Examination, diagnosis, prognosis, intervention, and the use of outcomes measures by physical therapists in the antepartum population with pelvic girdle pain should be guided by current evidence. The creations of clinical practice guidelines (CPGs) is a crucial process for examining and maintaining the validity of recommendations, as well as provide classification and definition using the International Classification of Functioning, Disability, and Health (ICF) terminology related to impairment of body function, structure, activity limitations, and participation restrictions.Methods:
(1) Using ICF terminology to (a) categorize mutually exclusive impairment patterns to base intervention strategies and (b) to serve as measures of change in function over course of care. (2) Description of supporting evidence was produced by a systematic searched MEDLINE, CINAHL, and the Cochrane Database of Systematic Reviews (through 2012) for any relevant articles related to prevalence, risk factors, examination, classification, outcome measures, and intervention strategies for pelvic girdle pain in the antepartum population. Each literary article was reviewed by 2 reviewers and required greater than 95% agreement among reviewers via Key Questions from the Evidence Based Physical Therapy for determination of article quality for the appropriate of level of evidence (I-V) established by the Centers for Evidence-Based Medicine and grades of evidence for strength according to the guidelines of Guyatt et al and modified by Law and MacDermid (A-F).Results:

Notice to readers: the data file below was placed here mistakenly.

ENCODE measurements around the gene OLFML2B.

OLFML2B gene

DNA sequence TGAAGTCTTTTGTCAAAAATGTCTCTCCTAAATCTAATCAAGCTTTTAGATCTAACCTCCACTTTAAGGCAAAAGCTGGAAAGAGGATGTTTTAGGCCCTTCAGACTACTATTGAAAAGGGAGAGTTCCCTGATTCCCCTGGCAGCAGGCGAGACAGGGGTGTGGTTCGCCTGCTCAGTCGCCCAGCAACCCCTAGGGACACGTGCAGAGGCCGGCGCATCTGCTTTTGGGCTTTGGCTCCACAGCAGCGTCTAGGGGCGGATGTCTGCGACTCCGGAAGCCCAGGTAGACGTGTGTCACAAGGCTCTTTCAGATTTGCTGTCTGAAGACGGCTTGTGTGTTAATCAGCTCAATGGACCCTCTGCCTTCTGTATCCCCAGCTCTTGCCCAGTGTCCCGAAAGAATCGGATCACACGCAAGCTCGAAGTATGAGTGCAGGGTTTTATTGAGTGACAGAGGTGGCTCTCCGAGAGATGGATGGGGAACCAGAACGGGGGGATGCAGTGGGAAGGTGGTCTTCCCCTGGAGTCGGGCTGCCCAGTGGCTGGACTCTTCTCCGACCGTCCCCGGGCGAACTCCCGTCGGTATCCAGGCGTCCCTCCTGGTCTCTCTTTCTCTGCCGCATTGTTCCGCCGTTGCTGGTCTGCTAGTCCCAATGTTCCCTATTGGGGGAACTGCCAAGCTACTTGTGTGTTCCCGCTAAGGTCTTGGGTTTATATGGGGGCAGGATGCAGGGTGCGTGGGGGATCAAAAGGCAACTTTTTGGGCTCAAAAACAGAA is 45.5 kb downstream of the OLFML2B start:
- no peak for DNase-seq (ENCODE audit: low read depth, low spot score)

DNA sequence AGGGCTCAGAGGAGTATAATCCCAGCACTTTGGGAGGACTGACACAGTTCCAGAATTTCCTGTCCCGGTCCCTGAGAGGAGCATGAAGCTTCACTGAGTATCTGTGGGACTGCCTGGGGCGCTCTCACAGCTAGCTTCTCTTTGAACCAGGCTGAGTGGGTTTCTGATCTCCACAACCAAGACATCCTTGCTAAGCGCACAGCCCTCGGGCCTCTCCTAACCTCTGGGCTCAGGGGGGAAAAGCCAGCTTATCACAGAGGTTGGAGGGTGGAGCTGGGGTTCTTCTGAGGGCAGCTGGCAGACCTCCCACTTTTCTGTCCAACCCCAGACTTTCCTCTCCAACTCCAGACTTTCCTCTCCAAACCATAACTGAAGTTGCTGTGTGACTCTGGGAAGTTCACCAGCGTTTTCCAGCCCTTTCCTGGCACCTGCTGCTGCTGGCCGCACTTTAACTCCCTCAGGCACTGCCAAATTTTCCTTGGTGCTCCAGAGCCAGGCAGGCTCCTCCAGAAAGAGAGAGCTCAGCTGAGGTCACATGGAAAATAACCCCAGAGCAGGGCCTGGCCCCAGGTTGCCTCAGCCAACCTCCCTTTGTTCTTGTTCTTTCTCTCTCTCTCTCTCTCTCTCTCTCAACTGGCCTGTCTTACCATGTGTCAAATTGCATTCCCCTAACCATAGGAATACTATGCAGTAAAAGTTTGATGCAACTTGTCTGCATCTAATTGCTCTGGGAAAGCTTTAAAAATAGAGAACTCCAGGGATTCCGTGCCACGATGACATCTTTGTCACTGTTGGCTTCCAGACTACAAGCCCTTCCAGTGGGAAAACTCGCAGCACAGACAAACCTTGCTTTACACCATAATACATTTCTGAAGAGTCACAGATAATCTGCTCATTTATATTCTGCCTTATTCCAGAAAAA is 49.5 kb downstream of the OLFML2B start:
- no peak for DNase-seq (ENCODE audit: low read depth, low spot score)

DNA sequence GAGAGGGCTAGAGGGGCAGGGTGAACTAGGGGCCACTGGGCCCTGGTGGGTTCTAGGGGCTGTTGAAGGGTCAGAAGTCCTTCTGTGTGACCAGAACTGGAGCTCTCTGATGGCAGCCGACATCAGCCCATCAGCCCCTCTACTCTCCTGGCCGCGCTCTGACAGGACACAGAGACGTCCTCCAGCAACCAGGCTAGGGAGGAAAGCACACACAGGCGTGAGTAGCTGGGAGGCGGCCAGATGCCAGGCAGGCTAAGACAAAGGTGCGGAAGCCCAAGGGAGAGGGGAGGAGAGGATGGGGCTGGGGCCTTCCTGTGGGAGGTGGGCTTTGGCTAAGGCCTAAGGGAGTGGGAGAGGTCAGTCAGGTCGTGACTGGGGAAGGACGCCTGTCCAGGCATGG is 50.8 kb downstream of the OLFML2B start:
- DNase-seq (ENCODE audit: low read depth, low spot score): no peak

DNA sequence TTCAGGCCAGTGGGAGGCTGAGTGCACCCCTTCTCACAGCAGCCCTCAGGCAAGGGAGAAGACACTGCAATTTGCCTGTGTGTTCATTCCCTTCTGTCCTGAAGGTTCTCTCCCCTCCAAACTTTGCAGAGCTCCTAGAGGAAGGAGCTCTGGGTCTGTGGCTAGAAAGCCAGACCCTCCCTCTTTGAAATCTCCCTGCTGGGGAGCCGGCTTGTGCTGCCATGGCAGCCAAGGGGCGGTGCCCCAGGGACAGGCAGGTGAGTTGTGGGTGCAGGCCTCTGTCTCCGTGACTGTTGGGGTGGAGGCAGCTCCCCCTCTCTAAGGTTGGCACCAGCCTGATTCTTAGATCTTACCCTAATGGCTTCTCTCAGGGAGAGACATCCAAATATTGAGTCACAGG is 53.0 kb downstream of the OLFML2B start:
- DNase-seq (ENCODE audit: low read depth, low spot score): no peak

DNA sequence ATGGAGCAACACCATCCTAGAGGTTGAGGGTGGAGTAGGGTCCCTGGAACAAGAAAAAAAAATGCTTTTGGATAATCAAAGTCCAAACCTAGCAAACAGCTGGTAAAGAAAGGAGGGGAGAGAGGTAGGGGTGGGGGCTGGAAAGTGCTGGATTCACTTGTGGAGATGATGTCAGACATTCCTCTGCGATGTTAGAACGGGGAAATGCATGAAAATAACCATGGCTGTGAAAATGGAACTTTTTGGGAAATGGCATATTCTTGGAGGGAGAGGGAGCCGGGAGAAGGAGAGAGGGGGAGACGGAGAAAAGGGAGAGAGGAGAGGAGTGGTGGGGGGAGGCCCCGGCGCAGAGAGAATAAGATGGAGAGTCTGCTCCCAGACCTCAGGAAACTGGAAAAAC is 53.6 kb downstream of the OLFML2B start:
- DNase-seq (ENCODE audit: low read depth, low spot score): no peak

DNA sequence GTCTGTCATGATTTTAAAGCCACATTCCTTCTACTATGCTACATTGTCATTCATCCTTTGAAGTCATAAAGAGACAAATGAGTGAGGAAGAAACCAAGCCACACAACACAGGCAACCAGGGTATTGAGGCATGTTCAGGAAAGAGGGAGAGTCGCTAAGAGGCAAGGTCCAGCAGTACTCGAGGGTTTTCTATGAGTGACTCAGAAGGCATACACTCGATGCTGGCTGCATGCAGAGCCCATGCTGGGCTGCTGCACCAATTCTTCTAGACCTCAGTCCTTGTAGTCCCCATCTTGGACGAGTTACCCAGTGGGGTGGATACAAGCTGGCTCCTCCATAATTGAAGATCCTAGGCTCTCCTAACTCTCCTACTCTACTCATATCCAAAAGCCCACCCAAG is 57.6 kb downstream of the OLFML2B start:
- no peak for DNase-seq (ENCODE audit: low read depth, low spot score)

A total of 105 references were included and the following recommendations were found with evidence. The evidence is moderate to strong for identification of risk factors, clinical course, diagnosis/classification, and outcome measures. There is theoretical/foundational evidence for activity/participation levels and expert opinion for imaging. Conflicting evidence was found for interventions including the use of support belts, and exercise. The evidence for manual therapy can best be described as weak/emergent at this time.Conclusions:
This CPG can be used to guide clinicians in their clinical reasoning processes in the examination and intervention of females with prenatal pelvic girdle pain. The organization and classification of the document can guide research to address the paucity of evidence especially in the interventions with this population.